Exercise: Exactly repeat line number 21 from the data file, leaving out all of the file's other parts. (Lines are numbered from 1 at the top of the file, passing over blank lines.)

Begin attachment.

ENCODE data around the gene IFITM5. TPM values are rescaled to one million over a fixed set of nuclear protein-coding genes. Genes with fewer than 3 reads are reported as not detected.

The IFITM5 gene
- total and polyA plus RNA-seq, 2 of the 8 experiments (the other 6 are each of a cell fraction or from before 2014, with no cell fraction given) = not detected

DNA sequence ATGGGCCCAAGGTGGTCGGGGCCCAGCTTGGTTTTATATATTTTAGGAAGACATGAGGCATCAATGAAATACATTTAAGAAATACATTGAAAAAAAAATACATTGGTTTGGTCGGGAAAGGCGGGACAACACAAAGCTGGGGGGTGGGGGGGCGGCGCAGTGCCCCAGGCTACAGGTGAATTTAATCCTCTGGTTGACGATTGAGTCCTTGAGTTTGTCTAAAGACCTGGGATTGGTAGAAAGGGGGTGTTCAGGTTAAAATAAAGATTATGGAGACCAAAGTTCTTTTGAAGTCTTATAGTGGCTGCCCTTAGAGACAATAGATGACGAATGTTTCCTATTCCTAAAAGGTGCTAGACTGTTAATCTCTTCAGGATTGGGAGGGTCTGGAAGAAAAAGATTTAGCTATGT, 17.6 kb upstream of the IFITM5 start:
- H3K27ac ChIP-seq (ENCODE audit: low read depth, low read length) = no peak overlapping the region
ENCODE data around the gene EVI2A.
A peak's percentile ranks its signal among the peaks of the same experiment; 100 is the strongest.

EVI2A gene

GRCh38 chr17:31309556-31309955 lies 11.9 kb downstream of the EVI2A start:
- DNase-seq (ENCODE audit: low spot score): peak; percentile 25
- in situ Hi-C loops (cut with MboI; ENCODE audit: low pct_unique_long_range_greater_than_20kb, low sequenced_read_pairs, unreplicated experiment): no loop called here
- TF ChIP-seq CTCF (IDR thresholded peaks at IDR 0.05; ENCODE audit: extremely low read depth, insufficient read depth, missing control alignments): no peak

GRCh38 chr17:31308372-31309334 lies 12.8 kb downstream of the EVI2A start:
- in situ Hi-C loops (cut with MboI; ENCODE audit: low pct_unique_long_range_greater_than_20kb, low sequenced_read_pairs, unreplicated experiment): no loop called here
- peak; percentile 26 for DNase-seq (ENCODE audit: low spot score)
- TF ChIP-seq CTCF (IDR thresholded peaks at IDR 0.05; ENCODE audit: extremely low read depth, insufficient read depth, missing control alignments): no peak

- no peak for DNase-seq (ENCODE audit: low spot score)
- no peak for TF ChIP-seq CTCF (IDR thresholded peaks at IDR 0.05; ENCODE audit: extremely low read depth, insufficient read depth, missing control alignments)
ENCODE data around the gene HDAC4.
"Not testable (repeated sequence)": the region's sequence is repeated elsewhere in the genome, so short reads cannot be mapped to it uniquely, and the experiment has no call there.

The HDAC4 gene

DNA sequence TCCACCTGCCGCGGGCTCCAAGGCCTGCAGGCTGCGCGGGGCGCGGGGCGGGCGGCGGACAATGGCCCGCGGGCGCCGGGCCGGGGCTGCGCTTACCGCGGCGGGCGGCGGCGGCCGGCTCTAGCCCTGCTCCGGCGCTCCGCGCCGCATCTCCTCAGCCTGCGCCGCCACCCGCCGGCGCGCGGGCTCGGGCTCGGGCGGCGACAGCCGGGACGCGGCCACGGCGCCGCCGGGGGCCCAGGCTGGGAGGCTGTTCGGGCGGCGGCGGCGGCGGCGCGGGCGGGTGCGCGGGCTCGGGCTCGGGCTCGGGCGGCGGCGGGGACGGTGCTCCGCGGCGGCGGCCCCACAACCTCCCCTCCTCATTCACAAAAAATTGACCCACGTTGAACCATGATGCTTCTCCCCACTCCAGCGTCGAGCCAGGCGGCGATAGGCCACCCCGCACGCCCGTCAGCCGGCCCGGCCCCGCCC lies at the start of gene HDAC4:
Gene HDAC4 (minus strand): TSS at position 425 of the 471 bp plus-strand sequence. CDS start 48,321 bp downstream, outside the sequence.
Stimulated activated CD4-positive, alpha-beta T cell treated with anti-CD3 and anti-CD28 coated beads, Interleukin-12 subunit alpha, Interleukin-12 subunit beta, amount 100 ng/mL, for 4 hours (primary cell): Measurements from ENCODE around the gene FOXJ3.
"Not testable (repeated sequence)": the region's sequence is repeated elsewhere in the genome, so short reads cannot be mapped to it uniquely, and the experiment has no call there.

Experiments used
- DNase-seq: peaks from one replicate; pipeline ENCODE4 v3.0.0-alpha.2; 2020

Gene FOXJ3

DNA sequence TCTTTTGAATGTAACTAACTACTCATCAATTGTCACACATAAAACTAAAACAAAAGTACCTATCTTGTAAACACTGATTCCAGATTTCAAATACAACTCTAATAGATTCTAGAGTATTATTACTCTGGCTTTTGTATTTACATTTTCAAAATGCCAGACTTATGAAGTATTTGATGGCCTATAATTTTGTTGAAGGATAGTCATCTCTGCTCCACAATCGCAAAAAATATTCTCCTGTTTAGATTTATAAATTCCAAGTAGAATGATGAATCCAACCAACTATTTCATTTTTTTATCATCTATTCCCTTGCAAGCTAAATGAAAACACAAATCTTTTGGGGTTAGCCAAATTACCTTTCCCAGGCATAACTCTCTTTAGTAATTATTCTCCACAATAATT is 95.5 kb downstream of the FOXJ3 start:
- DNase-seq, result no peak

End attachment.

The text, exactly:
The HDAC4 gene